We can hardly call them “stealth tax rises” this time around, as the chancellor was at pains to spell out the impact of his decision to freeze both personal allowances and the amount you can put in your pension over your working life. But for many people the increases outlined in the budget may remain under the radar for a while.
Personal allowances will rise as planned in April. The first £12,750 of income will still be tax-free, while the 40% rate will kick in at £50,270. But after that there will be no change until 2026. Any inflation-linked increase in pay or benefits will therefore be eroded by the extra tax you will pay. (Note, Scotland sets its own rate limits and thresholds for some forms of income.)
On pensions, it is only those with the biggest pots that will rub against the limit, which will be just over £1m.
Budget 2021: what it means for people on a range of incomesRead more
Freezing income tax thresholds does not mean taking home less, but more people move into paying tax, or pay the higher rate – so much so that Treasury expects to make £19bn from this move over four years.
By 2026, the OBR reckons 1.3 million more people could become taxpayers and another 1 million could be pushed in to the 40% bracket.
The upside is that this has all been put off by at least a year, and if things go better than expected a future budget might even see plans change.
But family budgets already need to stretch further. Unmentioned in the budget, but coming down the track, are big rises in council tax, with some local authorities planning to increase bills by the maximum 4.99% they are allowed.
Energy bills have started to tick upwards, and other services are also getting more expensive. If inflation takes off, the chill of those freezes will be felt.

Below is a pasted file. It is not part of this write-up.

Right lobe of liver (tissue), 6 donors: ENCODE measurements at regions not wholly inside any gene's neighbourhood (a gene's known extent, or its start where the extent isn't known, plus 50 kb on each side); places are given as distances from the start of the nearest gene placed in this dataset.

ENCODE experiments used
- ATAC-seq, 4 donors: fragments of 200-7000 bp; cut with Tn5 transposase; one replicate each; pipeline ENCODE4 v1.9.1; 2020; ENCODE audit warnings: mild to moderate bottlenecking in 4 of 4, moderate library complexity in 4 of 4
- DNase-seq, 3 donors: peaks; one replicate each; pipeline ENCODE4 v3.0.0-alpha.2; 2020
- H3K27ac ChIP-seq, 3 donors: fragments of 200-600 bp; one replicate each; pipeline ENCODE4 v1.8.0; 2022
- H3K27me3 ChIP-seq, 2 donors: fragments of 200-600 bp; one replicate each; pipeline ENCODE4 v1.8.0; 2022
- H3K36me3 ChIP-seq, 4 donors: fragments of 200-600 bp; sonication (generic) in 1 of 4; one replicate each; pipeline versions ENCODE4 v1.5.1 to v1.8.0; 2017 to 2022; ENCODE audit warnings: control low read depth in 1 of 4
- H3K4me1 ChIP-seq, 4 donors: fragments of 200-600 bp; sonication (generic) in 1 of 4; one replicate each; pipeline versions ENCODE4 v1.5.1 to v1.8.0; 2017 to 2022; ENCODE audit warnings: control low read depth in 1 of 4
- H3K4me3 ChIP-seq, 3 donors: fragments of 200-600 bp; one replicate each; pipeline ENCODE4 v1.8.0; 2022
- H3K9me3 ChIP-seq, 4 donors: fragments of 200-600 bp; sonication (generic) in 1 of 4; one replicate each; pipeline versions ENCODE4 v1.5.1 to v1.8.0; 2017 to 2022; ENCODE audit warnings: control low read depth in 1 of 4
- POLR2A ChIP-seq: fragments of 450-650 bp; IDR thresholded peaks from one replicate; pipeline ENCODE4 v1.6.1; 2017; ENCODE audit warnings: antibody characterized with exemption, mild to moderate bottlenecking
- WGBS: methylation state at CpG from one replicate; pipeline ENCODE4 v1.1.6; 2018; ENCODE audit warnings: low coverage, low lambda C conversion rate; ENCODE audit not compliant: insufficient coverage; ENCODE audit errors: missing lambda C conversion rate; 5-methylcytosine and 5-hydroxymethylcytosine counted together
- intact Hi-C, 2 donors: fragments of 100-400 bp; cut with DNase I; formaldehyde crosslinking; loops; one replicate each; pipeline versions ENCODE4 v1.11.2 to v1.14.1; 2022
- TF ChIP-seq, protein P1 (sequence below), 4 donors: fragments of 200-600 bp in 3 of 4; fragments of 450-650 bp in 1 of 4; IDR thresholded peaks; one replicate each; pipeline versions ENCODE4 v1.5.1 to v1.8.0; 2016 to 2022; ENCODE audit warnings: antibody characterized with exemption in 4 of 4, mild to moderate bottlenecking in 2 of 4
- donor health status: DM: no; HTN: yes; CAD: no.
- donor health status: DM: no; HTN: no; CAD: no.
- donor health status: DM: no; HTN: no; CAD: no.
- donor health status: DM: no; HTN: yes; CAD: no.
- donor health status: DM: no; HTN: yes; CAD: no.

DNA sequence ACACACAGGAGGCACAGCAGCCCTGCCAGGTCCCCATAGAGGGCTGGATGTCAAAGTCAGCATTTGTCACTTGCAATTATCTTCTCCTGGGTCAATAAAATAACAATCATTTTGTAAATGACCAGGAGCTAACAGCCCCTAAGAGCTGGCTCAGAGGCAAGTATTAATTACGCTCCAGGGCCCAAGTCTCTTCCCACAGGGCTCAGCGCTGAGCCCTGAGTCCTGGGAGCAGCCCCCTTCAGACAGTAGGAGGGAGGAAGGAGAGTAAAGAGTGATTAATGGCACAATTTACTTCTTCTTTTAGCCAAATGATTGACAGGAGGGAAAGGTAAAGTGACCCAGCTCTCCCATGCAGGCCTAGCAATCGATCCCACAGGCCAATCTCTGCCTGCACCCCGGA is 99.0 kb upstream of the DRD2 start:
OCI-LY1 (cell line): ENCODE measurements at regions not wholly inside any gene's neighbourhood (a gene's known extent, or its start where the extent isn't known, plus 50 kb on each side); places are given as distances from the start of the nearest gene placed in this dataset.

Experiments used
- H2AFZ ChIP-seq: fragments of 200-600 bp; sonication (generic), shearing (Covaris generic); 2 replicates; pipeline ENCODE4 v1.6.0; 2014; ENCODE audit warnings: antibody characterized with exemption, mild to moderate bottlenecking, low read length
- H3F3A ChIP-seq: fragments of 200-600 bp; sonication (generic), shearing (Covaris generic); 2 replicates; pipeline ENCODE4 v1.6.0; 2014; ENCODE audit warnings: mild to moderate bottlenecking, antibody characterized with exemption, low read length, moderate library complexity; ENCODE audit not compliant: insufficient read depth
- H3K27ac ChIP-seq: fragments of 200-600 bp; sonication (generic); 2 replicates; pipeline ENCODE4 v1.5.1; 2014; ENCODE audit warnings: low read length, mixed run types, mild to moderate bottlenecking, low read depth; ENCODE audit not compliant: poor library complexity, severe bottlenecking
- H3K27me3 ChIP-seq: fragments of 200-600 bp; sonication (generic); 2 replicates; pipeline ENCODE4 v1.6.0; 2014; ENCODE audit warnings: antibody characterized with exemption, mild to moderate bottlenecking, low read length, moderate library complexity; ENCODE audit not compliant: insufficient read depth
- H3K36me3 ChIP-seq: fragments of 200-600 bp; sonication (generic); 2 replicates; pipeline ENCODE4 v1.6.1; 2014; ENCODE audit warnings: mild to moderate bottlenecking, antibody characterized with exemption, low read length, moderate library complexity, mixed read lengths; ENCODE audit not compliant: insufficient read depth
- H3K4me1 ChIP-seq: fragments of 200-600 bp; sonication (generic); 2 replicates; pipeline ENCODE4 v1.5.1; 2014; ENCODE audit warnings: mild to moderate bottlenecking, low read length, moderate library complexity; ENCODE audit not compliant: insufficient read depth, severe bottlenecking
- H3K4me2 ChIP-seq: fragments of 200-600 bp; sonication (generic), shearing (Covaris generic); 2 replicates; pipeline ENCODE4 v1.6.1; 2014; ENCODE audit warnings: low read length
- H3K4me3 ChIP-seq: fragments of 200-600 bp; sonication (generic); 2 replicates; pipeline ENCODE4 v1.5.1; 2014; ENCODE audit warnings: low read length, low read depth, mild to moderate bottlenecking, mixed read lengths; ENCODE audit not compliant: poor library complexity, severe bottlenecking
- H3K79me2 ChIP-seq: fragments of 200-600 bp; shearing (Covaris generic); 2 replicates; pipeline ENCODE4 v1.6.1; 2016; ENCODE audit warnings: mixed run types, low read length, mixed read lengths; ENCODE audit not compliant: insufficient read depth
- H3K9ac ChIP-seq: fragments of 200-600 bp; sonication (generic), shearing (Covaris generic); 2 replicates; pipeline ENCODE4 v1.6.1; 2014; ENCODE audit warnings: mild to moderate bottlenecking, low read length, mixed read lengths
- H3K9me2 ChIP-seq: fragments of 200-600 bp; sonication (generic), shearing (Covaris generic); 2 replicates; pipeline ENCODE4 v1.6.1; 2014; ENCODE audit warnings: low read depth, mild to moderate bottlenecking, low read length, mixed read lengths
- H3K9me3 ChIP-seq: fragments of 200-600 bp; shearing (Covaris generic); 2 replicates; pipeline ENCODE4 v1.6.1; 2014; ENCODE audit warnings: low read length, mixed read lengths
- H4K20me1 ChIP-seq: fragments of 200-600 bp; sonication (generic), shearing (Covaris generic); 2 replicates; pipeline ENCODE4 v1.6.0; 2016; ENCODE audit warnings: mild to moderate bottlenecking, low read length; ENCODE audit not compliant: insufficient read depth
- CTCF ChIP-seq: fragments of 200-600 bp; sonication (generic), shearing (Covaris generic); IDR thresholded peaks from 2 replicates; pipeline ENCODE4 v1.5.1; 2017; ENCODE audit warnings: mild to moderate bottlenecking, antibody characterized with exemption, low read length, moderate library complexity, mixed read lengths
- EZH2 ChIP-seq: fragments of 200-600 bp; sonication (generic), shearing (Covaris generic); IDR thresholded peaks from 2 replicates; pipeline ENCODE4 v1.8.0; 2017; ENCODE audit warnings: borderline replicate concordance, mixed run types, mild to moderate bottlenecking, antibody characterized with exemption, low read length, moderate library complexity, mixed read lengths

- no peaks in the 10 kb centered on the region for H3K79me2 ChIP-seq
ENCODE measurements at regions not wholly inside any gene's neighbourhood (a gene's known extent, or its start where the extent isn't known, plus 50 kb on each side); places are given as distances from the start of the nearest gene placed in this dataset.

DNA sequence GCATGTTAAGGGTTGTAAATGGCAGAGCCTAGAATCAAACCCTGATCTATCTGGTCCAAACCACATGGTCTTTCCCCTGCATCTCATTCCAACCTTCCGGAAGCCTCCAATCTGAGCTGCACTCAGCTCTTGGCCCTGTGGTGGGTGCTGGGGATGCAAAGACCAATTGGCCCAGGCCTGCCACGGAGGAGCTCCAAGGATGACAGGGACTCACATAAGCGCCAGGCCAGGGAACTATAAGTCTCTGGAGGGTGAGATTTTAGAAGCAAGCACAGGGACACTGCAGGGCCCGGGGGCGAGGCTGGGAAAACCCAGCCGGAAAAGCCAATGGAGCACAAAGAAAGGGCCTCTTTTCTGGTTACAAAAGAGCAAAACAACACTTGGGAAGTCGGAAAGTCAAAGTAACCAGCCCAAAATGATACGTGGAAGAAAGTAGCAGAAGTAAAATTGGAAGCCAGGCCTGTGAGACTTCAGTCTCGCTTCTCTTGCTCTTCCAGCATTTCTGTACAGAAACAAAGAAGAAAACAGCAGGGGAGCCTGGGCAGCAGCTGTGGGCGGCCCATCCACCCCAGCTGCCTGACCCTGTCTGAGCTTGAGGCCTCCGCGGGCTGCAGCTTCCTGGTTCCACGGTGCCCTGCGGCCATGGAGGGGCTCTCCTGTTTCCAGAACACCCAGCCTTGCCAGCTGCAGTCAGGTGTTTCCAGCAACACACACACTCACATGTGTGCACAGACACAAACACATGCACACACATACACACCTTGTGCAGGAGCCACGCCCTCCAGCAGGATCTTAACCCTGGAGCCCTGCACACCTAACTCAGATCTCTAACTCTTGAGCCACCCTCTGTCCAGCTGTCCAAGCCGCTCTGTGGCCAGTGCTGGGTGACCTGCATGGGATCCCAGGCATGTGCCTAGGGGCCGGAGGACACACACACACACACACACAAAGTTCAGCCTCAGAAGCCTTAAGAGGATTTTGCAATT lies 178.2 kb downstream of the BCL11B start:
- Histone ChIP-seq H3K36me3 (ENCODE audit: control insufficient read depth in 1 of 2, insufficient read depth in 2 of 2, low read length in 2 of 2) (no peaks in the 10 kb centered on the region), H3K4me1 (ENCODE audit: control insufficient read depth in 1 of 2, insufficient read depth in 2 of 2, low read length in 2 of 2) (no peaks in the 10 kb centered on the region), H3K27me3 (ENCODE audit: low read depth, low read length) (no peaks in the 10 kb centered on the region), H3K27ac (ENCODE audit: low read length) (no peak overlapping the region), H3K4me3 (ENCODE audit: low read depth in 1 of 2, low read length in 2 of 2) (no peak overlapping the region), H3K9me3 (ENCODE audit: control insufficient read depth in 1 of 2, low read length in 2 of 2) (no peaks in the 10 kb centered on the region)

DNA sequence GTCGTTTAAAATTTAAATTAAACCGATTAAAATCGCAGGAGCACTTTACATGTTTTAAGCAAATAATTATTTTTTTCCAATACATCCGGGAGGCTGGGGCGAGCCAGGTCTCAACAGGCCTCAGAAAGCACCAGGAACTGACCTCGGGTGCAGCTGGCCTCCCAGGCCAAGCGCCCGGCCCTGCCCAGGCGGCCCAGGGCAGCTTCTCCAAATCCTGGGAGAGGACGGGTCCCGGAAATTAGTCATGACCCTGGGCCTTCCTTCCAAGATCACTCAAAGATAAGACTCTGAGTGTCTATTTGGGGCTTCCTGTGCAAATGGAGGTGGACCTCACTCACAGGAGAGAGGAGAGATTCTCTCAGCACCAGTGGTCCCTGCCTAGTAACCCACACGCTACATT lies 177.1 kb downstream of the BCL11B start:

As is often the case with Tory budgets, the housing market played an important part in Sunak’s speech with confirmation of the heavily trailed return of 95% mortgages, and an extension of the stamp duty holiday. It was all good news for those who can afford to buy or are almost there, but is unlikely to be enough to turn “generation rent” into “generation buy” as billed.
In England and Northern Ireland, the stamp duty threshold will remain at £500,000 until the end of June, which means it is likely that the scramble for bigger homes could continue throughout the spring. After that it will drop to £250,000 until the end of September – and we can expect an autumn of calls for it to stay that way, rather than reverting to the previous level of £125,000.
So far the stamp duty holiday has driven up prices, creating almost as many problems for would-be buyers as the withdrawal of 95% mortgages. With the announcement of a government guarantee to get large loans going again, Sunak will help some thwarted buyers.
But as well as pulling those large loans since the crisis hit, lenders have also spent the last year fiddling with criteria and more closely scrutinising the would-be borrowers who come through their doors. Some have limited the loans they will give to the self-employed, others have ruled out mortgages for those on furlough. Until the country is on a more even keel generally, it seems likely many people will still be locked out of large loans.
And Sunak’s fixes are all at the demand side: there is nothing new to stimulate supply. That 5% buyers need to save as a deposit will keep getting bigger as long as prices go up, so homebuying will still remain outside the grasp of many.
This article was amended on 4 March 2021 to clarify that Scotland sets some of its own tax limits and thresholds, and that the stamp duty decisions apply only in England and Northern Ireland.